From online health care exchanges to mobile device location data, the privacy of personally identifiable information (PII) is a major concern when it comes to information technology. Today, we take a closer look at the privacy of PII, and why we added it as a key component of one of our longstanding High Risk areas—federal cybersecurity.
More Data, More Security Breaches
Advances in technology, such as new search technology and data analytics software for searching and collecting information, have allowed both government and private sector entities to collect and process extensive amounts of PII more easily.
As the amount of PII collected has grown, so has the threat of security breaches. We have found that the reported number of security incidents involving PII at federal agencies has increased significantly, as shown below.
(Excerpted from GAO-15-290)
In addition, recent high-profile breaches of PII have heightened concerns that personal privacy is not being adequately protected. For example,
- a cyber attack on the Office of Personnel Management’s system for maintaining security clearance information last March may have exposed the PII of thousands of federal employees.
- hackers stole credit and debit card information for 40 million Target customers in November and December 2013.
Multiple Threats to Privacy
Revelations about the extent to which private companies collect detailed information about people’s activities have raised concerns about the potential for significant erosion of personal privacy. For example, consumers may be unaware of how third parties can share and use smartphone location data, potentially putting people at risk of identity theft or other harm.
Your personal information that the federal government exchanges, collects, and uses is protected by the Privacy Act of 1974 and the E-Government Act of 2002, as well as federal guidance that requires government agencies to safeguard your PII. However, modern technology has rendered some of the provisions of the Privacy Act of 1974 inadequate to fully protect all PII. Further, federal agencies inconsistently notified individuals affected by high-risk data breaches.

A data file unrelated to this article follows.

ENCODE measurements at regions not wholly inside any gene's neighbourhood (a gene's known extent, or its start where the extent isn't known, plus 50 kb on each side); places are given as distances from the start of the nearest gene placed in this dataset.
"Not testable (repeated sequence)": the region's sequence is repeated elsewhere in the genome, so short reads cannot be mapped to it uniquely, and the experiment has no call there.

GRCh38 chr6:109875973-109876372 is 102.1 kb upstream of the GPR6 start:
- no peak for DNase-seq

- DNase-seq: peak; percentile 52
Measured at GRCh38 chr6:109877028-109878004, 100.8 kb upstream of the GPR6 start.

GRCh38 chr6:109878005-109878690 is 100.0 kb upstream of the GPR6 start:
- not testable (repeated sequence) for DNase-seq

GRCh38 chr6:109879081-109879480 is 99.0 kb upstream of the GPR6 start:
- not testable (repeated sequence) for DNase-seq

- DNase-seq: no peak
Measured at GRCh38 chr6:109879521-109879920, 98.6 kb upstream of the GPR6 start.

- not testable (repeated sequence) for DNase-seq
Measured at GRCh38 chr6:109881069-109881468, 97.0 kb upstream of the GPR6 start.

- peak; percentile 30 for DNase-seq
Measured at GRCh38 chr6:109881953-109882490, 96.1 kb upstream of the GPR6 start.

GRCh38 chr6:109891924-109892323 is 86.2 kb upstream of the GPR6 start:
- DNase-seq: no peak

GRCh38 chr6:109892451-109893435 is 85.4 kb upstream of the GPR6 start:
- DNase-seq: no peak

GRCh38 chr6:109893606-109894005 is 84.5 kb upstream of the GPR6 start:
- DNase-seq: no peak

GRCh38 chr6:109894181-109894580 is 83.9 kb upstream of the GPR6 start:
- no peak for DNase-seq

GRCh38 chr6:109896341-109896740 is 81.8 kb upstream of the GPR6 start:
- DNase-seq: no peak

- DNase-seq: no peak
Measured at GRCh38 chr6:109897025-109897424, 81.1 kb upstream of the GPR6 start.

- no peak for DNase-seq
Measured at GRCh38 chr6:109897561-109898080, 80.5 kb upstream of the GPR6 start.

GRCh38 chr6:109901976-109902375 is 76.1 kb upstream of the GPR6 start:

Rogue entities may also threaten your privacy. For example, mobile devices may be vulnerable to malicious software applications that can threaten privacy by
- accessing location and other sensitive information,
- initiating telephone calls, or
- activating the device’s microphone or camera to surreptitiously record information.
PII remains at risk and improved protections are needed to ensure the privacy of information collected by the government and private sector.
As legislation in cybersecurity continues to expand, Congress should also consider amending applicable laws, such as the Privacy Act, to more fully protect PII and also ensure a consistent approach to implementing privacy controls.
For more, read our post on federal cybersecurity or listen to our podcast on the contractors responsible for protecting federal systems and information: